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J Neurosci. 1997 Dec 1;17(23):9060-7.

Pyruvate protects neurons against hydrogen peroxide-induced toxicity.

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  • 1Chaire de Neuropharmacologie, Institut National de la Santé et de la Recherche Médicale U114, Collège de France, 75 231 Paris Cedex 05, France.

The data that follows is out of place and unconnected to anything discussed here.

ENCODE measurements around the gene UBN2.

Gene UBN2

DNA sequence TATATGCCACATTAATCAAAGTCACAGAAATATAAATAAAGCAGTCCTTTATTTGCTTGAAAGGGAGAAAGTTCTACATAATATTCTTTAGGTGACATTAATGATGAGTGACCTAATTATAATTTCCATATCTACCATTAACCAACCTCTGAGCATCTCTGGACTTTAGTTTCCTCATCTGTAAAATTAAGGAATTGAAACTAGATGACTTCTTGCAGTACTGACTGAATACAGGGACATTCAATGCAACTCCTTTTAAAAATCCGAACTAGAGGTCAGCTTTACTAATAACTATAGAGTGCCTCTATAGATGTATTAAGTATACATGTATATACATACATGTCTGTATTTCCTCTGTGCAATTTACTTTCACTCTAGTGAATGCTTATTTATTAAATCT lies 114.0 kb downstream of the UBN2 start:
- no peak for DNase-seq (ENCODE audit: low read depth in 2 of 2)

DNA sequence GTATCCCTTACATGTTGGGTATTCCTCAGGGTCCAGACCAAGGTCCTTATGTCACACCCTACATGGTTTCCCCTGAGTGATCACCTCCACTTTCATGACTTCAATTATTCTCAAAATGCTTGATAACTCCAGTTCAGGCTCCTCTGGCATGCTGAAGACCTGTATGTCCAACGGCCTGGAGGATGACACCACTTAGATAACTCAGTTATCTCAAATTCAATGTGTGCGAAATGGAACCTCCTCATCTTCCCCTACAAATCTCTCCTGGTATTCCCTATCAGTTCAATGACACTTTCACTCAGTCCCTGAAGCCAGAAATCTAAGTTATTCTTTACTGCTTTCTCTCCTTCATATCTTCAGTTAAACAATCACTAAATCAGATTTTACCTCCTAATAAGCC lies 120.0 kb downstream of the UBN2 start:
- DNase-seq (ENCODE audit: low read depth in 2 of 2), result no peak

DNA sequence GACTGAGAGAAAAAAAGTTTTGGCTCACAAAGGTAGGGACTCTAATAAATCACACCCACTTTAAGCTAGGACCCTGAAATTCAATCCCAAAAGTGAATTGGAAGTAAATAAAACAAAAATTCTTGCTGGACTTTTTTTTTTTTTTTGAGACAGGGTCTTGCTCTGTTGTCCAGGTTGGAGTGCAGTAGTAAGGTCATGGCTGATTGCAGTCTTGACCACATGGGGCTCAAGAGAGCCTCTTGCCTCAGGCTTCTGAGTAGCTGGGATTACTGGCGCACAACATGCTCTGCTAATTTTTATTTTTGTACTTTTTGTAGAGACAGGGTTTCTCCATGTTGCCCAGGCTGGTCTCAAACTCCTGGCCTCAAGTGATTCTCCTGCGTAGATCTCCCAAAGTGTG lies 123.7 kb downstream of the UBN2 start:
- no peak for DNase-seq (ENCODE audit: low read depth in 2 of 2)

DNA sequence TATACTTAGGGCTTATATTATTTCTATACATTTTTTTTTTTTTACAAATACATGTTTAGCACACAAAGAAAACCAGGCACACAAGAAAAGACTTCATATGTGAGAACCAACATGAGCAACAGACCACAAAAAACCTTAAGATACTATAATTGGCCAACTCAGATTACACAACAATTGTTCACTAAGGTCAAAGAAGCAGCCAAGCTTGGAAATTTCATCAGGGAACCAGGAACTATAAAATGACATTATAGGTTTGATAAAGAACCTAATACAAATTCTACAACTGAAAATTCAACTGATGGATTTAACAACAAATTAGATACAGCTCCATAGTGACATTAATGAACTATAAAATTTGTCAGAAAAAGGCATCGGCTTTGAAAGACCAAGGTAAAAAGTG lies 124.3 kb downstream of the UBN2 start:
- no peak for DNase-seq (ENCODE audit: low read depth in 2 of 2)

Hydrogen peroxide (H2O2) is suspected to be involved in numerous brain pathologies such as neurodegenerative diseases or in acute injury such as ischemia or trauma. In this study, we examined the ability of pyruvate to improve the survival of cultured striatal neurons exposed for 30 min to H2O2, as estimated 24 hr later by the 3-[4,5-dimethylthiazol-2-yl]-2,5-diphenyltetrazoliumbromide assay. Pyruvate strongly protected neurons against both H2O2 added to the external medium and H2O2 endogenously produced through the redox cycling of the experimental quinone menadione. The neuroprotective effect of pyruvate appeared to result rather from the ability of alpha-ketoacids to undergo nonenzymatic decarboxylation in the presence of H2O2 than from an improvement of energy metabolism. Indeed, several other alpha-ketoacids, including alpha-ketobutyrate, which is not an energy substrate, reproduced the neuroprotective effect of pyruvate. In contrast, lactate, a neuronal energy substrate, did not protect neurons from H2O2. Optimal neuroprotection was achieved with relatively low concentrations of pyruvate (</=1 mM), whereas at high concentration (10 mM) pyruvate was ineffective. This paradox could result from the cytosolic acidification induced by the cotransport of pyruvate and protons into neurons. Indeed, cytosolic acidification both enhanced the H2O2-induced neurotoxicity and decreased the rate of pyruvate decarboxylation by H2O2. Together, these results indicate that pyruvate efficiently protects neurons against both exogenous and endogenous H2O2. Its low toxicity and its capacity to cross the blood-brain barrier open a new therapeutic perspective in brain pathologies in which H2O2 is involved.

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